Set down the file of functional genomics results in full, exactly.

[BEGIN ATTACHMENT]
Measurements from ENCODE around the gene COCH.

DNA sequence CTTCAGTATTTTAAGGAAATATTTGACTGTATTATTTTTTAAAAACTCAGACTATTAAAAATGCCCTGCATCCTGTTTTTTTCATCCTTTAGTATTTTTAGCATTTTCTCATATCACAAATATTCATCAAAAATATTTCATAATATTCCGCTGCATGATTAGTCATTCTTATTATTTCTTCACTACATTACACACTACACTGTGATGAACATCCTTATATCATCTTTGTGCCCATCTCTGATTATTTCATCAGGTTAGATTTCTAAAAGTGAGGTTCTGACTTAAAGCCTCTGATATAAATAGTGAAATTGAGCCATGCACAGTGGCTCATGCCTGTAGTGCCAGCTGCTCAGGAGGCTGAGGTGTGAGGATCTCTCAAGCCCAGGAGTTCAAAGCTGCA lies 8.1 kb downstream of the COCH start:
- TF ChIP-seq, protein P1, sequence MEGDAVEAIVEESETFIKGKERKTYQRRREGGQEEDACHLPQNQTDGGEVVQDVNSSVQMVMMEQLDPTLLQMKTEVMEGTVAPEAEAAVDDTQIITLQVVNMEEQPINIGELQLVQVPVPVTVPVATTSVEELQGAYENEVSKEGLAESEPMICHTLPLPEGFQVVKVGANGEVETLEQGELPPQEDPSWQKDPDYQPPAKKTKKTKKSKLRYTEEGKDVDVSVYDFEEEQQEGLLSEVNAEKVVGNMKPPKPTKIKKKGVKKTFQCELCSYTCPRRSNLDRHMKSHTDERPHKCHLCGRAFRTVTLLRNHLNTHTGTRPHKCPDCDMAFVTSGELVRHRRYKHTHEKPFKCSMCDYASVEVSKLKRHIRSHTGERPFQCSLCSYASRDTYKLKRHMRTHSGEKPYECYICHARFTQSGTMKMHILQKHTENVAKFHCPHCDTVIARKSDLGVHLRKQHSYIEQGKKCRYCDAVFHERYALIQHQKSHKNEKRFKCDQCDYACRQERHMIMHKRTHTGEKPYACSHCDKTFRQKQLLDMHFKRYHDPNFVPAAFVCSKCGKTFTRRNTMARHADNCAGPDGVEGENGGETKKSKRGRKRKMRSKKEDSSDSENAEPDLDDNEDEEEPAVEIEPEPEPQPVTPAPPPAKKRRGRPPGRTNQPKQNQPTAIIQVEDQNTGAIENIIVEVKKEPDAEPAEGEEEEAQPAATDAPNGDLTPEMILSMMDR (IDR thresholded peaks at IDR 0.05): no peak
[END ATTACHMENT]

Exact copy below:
Measurements from ENCODE around the gene COCH.

DNA sequence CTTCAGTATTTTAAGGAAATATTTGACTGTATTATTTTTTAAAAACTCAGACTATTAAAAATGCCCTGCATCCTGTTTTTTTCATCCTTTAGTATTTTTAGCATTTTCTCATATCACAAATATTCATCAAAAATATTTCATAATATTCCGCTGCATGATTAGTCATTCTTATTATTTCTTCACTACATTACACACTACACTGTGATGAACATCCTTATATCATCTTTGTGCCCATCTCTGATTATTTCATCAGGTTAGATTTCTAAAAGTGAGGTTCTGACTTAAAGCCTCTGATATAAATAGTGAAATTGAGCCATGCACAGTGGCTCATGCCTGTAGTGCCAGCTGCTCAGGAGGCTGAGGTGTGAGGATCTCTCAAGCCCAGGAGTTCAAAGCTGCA lies 8.1 kb downstream of the COCH start:
- TF ChIP-seq, protein P1, sequence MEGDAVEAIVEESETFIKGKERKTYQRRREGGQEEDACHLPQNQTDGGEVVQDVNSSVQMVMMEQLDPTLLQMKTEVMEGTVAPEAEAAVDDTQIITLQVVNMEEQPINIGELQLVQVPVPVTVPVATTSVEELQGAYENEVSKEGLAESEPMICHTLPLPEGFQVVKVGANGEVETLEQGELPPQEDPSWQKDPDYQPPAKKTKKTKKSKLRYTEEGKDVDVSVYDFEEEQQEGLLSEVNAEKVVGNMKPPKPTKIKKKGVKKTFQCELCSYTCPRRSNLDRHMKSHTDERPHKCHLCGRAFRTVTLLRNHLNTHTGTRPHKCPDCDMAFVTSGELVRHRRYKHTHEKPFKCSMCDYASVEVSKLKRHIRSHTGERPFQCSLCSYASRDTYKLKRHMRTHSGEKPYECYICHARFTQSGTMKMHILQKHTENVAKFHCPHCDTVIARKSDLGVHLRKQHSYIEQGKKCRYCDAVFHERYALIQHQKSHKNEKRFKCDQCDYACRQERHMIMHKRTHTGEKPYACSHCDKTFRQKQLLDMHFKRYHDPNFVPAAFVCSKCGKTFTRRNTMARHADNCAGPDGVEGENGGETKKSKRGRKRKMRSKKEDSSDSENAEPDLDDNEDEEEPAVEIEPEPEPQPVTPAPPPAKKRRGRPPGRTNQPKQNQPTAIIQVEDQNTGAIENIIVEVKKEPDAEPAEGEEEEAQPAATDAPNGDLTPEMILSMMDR (IDR thresholded peaks at IDR 0.05): no peak